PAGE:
Luckily, our group was able to insure that our family had enough calories to sustain them on both budgets, even going over the recommended caloric intake by 1% on both budgets. We calculated the calories per person and the percent caloric intake based on the ages of our family members (a male in his mid-thirties needs 2400 calories, a female in her mid-thirties needs 1800, a child of age 8 needs 1400, and a child of age 6 needs 1200). To understand how we calculated the calories, feel free to look at the table at the bottom of the page. In the $80 budget, our family’s macro-nutrient intake varied. Each individual had 15% more protein than recommended, 3% less carbohydrates than recommended, and 2% less fat than recommended. On our $150 budget we were able to buy a wider variety of food and therefore were able to have a healthier meal plan. On this diet our family members had 12% more protein than recommended, 2% less carbs than recommended, and were right on the dot for the recommended fat intake.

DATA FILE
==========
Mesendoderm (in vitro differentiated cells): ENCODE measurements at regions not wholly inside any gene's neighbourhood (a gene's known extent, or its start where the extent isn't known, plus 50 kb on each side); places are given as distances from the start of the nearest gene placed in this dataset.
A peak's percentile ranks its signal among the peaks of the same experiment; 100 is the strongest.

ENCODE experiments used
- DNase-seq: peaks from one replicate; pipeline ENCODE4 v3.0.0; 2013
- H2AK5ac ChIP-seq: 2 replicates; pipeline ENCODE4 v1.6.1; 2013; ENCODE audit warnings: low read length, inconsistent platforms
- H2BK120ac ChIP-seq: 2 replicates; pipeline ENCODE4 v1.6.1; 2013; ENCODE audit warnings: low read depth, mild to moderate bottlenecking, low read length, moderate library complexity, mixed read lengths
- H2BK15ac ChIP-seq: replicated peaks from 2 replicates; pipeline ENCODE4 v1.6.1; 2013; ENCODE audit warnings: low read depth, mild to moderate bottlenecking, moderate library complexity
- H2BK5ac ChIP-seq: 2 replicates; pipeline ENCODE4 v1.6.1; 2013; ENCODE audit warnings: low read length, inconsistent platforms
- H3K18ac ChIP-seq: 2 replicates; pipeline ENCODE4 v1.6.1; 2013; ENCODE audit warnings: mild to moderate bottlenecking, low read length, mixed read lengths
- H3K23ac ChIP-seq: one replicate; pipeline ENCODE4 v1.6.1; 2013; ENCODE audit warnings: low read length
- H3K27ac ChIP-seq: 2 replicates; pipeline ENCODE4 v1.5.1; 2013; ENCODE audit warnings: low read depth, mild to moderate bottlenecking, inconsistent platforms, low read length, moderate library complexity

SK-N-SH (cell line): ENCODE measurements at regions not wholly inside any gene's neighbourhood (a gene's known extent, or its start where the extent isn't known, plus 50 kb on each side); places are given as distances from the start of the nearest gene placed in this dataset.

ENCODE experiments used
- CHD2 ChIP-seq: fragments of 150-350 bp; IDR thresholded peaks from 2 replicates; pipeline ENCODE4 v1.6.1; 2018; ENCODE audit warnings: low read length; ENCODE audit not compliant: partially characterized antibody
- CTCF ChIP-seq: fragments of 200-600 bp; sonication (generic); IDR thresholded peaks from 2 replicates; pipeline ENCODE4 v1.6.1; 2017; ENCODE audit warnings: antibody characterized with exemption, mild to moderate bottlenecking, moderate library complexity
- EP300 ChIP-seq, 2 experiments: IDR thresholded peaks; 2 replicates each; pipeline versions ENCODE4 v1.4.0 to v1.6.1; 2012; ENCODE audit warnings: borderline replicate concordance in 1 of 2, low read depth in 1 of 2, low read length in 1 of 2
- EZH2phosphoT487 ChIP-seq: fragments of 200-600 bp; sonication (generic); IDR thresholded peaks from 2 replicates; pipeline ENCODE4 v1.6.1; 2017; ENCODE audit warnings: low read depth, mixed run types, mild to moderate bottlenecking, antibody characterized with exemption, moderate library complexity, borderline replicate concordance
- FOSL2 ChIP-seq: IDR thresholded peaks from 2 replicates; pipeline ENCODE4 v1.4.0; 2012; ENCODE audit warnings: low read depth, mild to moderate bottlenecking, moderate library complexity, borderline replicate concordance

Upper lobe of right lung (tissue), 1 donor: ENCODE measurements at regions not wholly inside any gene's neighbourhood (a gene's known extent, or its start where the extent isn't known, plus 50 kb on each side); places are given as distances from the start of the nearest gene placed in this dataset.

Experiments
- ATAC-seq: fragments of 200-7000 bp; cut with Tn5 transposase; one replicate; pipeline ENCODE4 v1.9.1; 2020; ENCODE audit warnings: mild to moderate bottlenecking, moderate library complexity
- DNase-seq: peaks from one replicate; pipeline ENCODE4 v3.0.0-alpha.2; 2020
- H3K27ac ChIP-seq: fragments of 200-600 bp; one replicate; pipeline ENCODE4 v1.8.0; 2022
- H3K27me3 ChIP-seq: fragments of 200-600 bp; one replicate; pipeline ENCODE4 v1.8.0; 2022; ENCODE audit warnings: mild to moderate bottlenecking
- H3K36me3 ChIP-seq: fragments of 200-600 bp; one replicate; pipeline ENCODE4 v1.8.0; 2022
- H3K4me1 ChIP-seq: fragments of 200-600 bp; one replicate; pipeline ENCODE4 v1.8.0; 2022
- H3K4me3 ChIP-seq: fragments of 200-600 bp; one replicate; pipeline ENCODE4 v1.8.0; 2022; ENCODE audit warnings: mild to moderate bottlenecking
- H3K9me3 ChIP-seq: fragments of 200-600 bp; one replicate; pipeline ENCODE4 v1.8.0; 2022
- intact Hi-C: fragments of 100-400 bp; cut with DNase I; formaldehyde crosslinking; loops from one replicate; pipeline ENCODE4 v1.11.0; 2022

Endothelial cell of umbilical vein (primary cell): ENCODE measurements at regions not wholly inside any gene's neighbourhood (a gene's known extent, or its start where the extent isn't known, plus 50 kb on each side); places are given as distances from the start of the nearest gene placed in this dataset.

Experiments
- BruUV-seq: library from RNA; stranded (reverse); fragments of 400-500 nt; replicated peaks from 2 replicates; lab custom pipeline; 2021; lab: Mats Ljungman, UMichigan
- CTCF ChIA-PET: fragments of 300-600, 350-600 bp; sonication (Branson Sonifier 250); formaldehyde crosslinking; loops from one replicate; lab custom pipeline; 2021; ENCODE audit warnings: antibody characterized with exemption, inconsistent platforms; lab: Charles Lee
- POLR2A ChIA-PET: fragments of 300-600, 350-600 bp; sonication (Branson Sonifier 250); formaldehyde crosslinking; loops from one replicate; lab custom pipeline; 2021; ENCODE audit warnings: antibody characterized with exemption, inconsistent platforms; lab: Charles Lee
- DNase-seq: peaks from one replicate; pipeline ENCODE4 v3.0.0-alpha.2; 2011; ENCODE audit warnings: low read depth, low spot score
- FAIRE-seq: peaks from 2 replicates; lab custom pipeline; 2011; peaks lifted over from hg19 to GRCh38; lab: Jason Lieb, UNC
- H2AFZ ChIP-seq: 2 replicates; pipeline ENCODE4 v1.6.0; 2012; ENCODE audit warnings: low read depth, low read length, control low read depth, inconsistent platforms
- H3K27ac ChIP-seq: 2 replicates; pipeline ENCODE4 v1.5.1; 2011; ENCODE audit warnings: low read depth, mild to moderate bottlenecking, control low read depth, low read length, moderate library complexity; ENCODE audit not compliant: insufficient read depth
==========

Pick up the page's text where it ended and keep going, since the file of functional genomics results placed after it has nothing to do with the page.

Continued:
Thoughts About Working as a Team
When we went the market, we did not pre-plan what we were going to buy from the store and feed our family with. This resulted in thinking on the spot what we should or should not have been buying. Our process worked, but this could have been more efficient and faster if we had previously discussed what we should buy or look to buy when we got to the market. For future team projects, I would suggest to our group that before we tackle an assignment, we should have a little discussion prior just to touch base on the matter and be on the same page so we do not start it empty handed.
Think back on your experience of planning the trip, taking the trip, deciding which foods to select and creating the tables for the assignment, preparing the content for this ePortfolio. describing something that they can take from this team experience and use to make the next team experience better. Make sure to include your name on your slide!